A typical Wednesday afternoon at Conserve School includes a meeting of the Colleges and Careers course, a presentation about an environmental career given by a guest speaker from the area, and participation in service, or stewardship, projects on campus. This past Wednesday was a little different than most. The afternoon began with a presentation about work in the United States Forest Service, transitioned into campus service projects, and concluded with a talk about service with the Peace Corps.
Melissa Simpson, an Ecologist with the United States Forest Service who works in the Chequamegon-Nicolet National Forest, spoke to the students about various opportunities present within the Forest Service for both college students and professionals. She talked not only about her experiences as an ecologist, but also other areas of natural resources she has worked closely with, such as fire services and archeology. Simpson suggested college degree programs in natural resources that could lead to jobs in the Forest Service and gave the students some personal advice for college.
Next, the students scatted around campus to do service projects with one of Conserve School’s Graduate Fellows. Service projects are a part of community living at Conserve School and help to enhance some aspect of campus life. This week’s projects included constructing a natural deer exclosure near the edge of campus, removing scale insects from the LAB’s indoor plants, transporting the outdoor bees into a shed for the winter, and baking treats for next week’s house meeting. Also during this time, students and staff had the opportunity to give blood right here on campus to the Northwoods Community Blood Center.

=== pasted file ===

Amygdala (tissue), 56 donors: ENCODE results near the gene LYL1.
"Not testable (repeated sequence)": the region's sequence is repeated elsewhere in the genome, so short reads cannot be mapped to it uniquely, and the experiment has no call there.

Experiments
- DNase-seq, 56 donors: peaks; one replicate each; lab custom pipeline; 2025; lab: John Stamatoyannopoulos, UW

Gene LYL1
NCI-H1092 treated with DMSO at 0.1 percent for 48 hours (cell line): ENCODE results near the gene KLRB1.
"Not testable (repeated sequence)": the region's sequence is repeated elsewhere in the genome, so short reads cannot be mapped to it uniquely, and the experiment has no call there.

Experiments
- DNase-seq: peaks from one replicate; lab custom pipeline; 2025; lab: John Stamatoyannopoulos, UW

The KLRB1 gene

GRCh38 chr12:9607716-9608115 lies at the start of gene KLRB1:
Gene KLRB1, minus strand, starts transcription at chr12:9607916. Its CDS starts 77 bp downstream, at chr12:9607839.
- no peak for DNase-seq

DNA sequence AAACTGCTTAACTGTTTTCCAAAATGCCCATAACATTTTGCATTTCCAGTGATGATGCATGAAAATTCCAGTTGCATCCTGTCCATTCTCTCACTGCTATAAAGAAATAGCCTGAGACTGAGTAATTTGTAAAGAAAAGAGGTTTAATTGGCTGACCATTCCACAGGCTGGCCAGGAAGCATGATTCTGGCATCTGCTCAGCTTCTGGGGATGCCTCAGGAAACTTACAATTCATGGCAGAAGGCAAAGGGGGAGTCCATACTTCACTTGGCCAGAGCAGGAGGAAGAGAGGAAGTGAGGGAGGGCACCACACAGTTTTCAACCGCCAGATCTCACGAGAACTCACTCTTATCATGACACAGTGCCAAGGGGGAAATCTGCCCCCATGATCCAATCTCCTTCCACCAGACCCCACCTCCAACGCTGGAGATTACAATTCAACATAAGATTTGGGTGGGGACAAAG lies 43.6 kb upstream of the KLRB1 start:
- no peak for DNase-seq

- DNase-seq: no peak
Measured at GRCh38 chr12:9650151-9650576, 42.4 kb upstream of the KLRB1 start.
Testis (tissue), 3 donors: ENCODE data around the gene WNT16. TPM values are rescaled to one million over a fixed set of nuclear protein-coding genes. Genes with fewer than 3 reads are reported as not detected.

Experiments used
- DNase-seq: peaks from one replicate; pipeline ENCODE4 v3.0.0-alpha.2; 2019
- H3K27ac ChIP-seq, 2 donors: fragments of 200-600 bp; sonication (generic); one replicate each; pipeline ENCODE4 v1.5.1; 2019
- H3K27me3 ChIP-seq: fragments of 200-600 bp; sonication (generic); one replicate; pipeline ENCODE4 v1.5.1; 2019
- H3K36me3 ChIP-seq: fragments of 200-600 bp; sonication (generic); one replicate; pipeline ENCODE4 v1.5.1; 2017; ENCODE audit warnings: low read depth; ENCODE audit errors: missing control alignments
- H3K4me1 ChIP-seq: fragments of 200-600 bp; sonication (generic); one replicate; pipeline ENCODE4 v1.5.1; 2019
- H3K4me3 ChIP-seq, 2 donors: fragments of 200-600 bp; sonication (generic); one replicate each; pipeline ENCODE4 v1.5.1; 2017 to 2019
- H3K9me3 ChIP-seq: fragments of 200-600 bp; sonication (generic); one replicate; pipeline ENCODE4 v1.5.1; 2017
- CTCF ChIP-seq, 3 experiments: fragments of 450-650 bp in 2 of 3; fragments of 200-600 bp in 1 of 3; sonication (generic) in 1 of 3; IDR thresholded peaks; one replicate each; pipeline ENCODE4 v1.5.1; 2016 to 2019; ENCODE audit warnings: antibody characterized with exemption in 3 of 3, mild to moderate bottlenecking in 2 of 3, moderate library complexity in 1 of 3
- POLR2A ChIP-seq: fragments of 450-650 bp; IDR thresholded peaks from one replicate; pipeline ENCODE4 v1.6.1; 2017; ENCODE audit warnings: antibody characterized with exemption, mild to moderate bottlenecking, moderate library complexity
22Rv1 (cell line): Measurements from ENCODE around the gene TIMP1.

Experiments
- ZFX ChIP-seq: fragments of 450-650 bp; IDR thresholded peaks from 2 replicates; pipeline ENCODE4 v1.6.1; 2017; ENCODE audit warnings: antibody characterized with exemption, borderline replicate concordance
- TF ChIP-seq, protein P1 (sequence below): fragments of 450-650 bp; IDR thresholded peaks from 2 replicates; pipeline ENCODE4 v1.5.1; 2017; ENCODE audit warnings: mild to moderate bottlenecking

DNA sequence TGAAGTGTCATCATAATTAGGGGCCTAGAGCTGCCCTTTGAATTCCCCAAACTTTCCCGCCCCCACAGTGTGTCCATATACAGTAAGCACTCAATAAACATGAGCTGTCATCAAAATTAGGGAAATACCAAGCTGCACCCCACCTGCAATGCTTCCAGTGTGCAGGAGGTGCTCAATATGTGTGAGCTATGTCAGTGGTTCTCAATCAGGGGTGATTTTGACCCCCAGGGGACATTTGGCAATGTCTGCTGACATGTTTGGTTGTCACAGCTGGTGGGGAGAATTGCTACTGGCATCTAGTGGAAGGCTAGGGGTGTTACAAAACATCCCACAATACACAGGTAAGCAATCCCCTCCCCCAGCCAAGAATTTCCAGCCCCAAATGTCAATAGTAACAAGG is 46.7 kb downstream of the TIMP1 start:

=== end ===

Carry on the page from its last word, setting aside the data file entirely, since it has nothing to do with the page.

A presentation by Jarod and Mariah Maggio, Peace Corps volunteers in the Philippines and current graduate students at Michigan Technological University, concluded the afternoon. They spoke about their Peace Corps training before transitioning into their life and work in the Philippines. The Maggios gave students advice about what college experiences would increase their chances of being accepted into the Peace Corps and talked about what type of person a Peace Corps volunteer needs to be. Conserve School’s own Nancy Schwatz and Robert Eady also shared some thoughts about their Peace Corps service.
-Graduate Fellow Maria Kopecky